The project is under the ageis of the European Committee for Standardisation. A number of industry bodies and regulators join hands in the project to create rules for compliance and reporting that will become standard in the industry.

Their most important goal is to implement standards on the sort of data the online gambling operators need to send to their respective regulators, as well as the manner in which they do it. Technical Committee 456 will be the group responsible for setting these standards.

The committee has the task of “Reporting in support of online gambling supervision.”

The impetus for creating this committee came from a request by the European Commission. It was labelled “Standardisation request to the ‘European Committee for Standardisation’ as regards a European standard on reporting in support of supervision of online gambling services by the gambling regulatory authorities of the Member States.”

Currently, member states of the European Union’s regulatory authorities are in charge of supervising online gambling activities in the region. This is done through information reported by the operators or the software suppliers about online gambling.

Standards are currently lacking and need to be improved. This project will develop new requirements for the reporting of online gambling. This will help improve levels of consumer protection, game fairness, transparency of operations, and identifying and stopping match-fixing and other forms of fraud.

Feedback and suggestions will be obtained from gambling regulators, operators, consumers associations and gaming suppliers. They can offer their expertise and guidance on how best the group can create these new standards.

The new committee will strive to rectify any issues present. New standards will help all parties concerned.

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Industry News

GiG signs Swedish artist, Erik Segerstedt, for audio collaboration agreement with GiG Games

George Miller

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GiG signs Swedish artist, Erik Segerstedt, for audio collaboration agreement with GiG Games
Reading Time: 2 minutes

 

Gaming Innovation Group Inc. (GiG) has signed an agreement with Swedish artist Erik Segerstedt, who  will deliver all audio for the upcoming game ‘Popstar’ which is being built by GiG’s in-house casino games developer, GiG Games.

‘Popstar’ is planned to be released in H1 2019 across all markets where GiG Games has a presence.

Mathias Larsson, Managing Director of GiG Games, says: “We are very excited about this agreement as it is the first time in our industry where a renowned artist has been involved from day one to compose audio for a game. Erik will create all audio for the game ‘Popstar’ which include computer sound generated effects, background music and much more. On top of that, GiG has taken a stake in the upcoming album from Erik which will be released simultaneously with the game launch.”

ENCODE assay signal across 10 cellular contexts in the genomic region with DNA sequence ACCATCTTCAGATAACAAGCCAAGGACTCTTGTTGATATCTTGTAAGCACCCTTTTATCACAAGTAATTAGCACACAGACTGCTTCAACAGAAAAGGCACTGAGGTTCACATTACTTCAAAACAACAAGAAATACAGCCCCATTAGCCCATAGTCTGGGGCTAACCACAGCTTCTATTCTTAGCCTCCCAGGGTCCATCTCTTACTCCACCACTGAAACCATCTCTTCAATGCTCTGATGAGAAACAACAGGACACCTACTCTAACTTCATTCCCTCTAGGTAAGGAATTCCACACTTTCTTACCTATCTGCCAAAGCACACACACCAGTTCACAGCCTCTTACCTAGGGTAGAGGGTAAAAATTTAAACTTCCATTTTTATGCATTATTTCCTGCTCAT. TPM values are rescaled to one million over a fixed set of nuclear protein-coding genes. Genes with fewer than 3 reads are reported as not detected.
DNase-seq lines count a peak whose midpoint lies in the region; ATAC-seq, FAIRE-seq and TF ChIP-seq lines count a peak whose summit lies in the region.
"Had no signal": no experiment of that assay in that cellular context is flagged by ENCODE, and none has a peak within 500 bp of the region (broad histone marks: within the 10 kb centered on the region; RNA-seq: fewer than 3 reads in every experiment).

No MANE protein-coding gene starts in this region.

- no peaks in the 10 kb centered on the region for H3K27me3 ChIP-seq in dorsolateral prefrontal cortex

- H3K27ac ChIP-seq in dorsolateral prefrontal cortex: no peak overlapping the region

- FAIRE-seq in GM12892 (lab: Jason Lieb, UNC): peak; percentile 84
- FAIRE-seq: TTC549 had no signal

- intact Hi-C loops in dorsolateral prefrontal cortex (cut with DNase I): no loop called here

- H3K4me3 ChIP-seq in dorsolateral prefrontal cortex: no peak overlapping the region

Artist, Erik Segerstedt, says: “I am very excited about this opportunity. I am used to co-working with record labels, however this is a totally new experience for me. Making sounds and effects for the game is very inspiring and I believe my expertise and experience as an artist will bring a new dimension to the game ‘Popstar’.”

Carlos Barth, CEO of Summit Music Management says: “This is the start of a revolution in the music industry where partners of an artist are going to be backing an album instead of a record company. These collaborations are going to support bringing new music to the audience as the business model is not  limited as it was before. Now, we can be more flexible in finding ways to ensure both partners reach a successful result.’”

Popstar’ will be released in H1 2019 across all markets where GiG Games has a presence.

 

About Erik Segerstedt:

Erik Segerstedt is one of Sweden’s most recognised artists. As a singer and piano player, he was first introduced to the public through the casting show “Idol”. Following his appearance on the show he formed a group with other contestants called ‘EMD’ . ‘EMD’ was a big success and produced a string of radio hits and successful tours. Following ‘EMD’, Erik started a solo career and has had a number of successful song releases as well as  appearances in the Swedish television’s dance contest; ‘Let’s Dance’ . Erik is also a regular guest artist on radio shows, movies, television, theatre and concerts.

 

About Gaming Innovation Group (GiG):

Gaming Innovation Group Inc. is a technology company providing products and services throughout the entire value chain in the iGaming industry. Founded in 2012, Gaming Innovation Group’s vision is ‘To open up iGaming and make it fair and fun for all’. Through its ecosystem of products and services, it is connecting operators, suppliers and users, to create the best iGaming experiences in the world. Gaming Innovation Group operates out of Malta and is listed on the Oslo Stock Exchange under the ticker symbol GIG.